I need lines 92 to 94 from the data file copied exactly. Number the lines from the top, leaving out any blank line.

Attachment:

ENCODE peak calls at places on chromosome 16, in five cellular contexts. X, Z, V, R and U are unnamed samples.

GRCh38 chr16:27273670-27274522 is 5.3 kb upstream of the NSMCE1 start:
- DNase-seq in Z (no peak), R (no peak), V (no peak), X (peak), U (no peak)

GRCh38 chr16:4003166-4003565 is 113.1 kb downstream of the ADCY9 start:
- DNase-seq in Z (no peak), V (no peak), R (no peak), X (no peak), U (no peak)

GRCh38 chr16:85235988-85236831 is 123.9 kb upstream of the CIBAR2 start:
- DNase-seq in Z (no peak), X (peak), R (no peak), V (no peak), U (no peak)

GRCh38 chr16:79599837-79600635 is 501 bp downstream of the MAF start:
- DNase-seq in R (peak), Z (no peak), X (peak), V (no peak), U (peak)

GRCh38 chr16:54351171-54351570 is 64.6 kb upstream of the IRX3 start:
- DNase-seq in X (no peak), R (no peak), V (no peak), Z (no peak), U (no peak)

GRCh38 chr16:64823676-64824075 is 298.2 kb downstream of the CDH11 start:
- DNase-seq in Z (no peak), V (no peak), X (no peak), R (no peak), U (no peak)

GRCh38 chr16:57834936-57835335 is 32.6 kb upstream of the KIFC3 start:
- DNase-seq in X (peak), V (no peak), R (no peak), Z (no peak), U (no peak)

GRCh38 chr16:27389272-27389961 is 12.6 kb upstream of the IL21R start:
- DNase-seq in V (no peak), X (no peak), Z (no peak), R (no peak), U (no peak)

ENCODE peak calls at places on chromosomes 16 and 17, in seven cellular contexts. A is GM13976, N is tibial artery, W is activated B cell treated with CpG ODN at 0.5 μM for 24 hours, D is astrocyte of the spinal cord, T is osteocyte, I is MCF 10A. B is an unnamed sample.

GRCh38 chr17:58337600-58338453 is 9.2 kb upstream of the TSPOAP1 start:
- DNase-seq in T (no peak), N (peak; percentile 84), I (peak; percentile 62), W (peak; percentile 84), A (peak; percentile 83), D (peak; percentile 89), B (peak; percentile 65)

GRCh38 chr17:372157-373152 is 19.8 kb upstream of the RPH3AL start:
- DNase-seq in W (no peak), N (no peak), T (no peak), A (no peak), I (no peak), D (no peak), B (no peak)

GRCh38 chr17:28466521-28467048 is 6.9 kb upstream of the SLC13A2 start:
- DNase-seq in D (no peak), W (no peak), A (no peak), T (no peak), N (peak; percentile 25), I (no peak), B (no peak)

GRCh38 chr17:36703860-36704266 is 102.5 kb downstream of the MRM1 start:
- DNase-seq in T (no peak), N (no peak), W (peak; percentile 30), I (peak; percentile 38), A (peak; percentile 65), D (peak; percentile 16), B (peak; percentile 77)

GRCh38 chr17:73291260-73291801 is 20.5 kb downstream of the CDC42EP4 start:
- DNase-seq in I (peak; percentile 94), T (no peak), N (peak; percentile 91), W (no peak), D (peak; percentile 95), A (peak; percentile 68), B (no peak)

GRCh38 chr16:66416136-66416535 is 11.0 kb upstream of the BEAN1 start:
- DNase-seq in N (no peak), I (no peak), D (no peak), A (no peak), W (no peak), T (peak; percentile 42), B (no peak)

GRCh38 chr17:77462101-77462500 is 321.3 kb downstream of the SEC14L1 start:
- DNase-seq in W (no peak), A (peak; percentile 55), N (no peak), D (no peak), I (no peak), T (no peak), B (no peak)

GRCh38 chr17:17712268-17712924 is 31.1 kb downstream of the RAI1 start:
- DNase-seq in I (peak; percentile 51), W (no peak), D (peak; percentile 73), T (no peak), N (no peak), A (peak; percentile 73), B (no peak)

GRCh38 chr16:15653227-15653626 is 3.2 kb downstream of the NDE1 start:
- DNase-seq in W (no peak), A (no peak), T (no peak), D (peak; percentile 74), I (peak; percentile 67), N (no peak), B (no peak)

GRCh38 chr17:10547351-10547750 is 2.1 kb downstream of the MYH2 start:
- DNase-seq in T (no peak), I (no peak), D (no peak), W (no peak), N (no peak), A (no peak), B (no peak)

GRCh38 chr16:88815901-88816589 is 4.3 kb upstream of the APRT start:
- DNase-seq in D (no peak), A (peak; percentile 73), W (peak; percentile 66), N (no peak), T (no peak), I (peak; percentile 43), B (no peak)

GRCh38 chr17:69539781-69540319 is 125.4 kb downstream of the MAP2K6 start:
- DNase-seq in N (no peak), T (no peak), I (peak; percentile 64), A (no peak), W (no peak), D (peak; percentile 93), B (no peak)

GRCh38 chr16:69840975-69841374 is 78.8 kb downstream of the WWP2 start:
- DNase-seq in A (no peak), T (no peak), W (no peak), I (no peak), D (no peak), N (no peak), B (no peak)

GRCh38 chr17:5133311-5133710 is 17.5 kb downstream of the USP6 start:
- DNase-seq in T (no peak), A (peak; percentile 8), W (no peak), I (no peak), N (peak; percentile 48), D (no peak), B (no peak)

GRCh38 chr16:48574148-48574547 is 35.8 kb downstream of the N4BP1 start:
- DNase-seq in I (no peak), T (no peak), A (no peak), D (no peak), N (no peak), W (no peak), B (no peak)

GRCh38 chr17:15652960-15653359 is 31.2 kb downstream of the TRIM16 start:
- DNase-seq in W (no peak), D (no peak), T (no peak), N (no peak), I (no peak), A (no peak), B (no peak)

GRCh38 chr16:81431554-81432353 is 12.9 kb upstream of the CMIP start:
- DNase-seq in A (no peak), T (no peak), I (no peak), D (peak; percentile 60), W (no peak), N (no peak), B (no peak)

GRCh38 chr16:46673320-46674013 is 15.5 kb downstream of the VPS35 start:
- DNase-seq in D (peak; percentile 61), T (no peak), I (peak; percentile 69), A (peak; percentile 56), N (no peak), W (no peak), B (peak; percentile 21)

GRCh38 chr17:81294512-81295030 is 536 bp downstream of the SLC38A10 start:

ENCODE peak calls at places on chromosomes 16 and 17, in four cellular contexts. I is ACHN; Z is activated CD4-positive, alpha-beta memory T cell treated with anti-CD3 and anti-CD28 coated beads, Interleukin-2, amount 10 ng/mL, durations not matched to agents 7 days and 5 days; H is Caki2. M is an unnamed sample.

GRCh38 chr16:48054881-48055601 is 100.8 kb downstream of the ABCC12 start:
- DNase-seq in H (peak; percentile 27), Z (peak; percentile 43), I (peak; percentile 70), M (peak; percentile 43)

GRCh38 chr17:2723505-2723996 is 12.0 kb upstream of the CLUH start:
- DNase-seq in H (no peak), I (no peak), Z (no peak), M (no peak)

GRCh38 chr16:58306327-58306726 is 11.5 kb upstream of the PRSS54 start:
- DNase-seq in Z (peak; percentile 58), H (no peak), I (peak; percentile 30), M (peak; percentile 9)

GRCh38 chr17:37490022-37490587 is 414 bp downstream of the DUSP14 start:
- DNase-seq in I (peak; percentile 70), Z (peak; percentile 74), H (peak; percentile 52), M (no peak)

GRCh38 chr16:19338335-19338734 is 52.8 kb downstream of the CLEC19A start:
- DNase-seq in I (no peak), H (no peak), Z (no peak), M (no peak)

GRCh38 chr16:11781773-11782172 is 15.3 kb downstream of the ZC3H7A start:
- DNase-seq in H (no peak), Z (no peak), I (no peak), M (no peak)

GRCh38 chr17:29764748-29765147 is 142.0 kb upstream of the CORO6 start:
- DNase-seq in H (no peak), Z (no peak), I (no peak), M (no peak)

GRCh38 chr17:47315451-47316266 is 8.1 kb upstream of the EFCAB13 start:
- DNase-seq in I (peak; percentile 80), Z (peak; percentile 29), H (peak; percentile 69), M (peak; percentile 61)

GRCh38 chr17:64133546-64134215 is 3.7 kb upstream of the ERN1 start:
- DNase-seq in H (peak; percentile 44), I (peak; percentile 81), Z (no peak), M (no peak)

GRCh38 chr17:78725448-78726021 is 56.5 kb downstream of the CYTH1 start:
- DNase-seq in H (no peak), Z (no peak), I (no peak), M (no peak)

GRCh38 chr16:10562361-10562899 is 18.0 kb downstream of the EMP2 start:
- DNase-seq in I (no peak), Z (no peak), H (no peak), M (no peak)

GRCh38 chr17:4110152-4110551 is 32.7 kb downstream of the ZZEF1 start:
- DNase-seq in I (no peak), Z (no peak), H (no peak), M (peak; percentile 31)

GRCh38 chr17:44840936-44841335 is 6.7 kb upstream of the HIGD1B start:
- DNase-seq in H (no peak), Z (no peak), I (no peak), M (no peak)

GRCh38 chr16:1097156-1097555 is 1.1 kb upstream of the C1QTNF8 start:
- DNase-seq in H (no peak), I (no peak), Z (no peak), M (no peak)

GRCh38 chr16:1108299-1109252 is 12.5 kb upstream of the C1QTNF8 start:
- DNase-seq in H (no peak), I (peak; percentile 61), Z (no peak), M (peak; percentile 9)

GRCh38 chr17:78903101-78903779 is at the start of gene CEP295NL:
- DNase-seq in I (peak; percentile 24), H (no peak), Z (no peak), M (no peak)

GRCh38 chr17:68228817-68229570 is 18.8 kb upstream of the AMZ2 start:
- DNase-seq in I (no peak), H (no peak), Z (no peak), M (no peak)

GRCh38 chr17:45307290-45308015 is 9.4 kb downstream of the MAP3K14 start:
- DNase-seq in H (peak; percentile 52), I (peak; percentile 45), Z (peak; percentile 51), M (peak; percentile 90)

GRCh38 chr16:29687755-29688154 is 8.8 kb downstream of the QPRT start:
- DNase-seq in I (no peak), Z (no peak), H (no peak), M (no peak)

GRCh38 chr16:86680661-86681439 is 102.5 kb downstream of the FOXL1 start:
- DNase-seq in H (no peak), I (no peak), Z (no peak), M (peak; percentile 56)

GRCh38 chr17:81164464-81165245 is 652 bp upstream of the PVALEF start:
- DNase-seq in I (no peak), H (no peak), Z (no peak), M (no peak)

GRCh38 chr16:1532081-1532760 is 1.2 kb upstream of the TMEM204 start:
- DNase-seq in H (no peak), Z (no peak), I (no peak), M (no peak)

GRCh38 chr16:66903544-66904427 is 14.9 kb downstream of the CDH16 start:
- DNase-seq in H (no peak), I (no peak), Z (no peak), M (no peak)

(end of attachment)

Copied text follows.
- DNase-seq in H (peak; percentile 52), I (peak; percentile 45), Z (peak; percentile 51), M (peak; percentile 90)

GRCh38 chr16:29687755-29688154 is 8.8 kb downstream of the QPRT start:
- DNase-seq in I (no peak), Z (no peak), H (no peak), M (no peak)